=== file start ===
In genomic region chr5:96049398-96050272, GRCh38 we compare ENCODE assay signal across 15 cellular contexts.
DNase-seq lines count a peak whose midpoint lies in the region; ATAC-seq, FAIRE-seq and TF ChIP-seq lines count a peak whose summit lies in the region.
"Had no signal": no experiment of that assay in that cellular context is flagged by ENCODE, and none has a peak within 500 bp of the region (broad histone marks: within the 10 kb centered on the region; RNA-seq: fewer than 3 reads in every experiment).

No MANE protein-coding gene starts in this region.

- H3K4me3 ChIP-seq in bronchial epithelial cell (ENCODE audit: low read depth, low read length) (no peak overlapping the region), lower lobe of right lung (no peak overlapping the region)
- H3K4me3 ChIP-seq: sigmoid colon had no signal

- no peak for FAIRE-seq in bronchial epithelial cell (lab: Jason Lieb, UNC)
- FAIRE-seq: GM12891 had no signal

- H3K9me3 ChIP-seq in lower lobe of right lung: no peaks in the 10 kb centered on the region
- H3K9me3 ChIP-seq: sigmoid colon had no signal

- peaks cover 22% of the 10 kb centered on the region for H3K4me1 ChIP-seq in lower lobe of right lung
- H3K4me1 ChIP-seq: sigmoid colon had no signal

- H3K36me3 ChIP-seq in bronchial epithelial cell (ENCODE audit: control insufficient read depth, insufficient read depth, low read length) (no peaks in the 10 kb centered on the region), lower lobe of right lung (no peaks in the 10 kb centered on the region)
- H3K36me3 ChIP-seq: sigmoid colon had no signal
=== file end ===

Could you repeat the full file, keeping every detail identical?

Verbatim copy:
In genomic region chr5:96049398-96050272, GRCh38 we compare ENCODE assay signal across 15 cellular contexts.
DNase-seq lines count a peak whose midpoint lies in the region; ATAC-seq, FAIRE-seq and TF ChIP-seq lines count a peak whose summit lies in the region.
"Had no signal": no experiment of that assay in that cellular context is flagged by ENCODE, and none has a peak within 500 bp of the region (broad histone marks: within the 10 kb centered on the region; RNA-seq: fewer than 3 reads in every experiment).

No MANE protein-coding gene starts in this region.

- H3K4me3 ChIP-seq in bronchial epithelial cell (ENCODE audit: low read depth, low read length) (no peak overlapping the region), lower lobe of right lung (no peak overlapping the region)
- H3K4me3 ChIP-seq: sigmoid colon had no signal

- no peak for FAIRE-seq in bronchial epithelial cell (lab: Jason Lieb, UNC)
- FAIRE-seq: GM12891 had no signal

- H3K9me3 ChIP-seq in lower lobe of right lung: no peaks in the 10 kb centered on the region
- H3K9me3 ChIP-seq: sigmoid colon had no signal

- peaks cover 22% of the 10 kb centered on the region for H3K4me1 ChIP-seq in lower lobe of right lung
- H3K4me1 ChIP-seq: sigmoid colon had no signal

- H3K36me3 ChIP-seq in bronchial epithelial cell (ENCODE audit: control insufficient read depth, insufficient read depth, low read length) (no peaks in the 10 kb centered on the region), lower lobe of right lung (no peaks in the 10 kb centered on the region)
- H3K36me3 ChIP-seq: sigmoid colon had no signal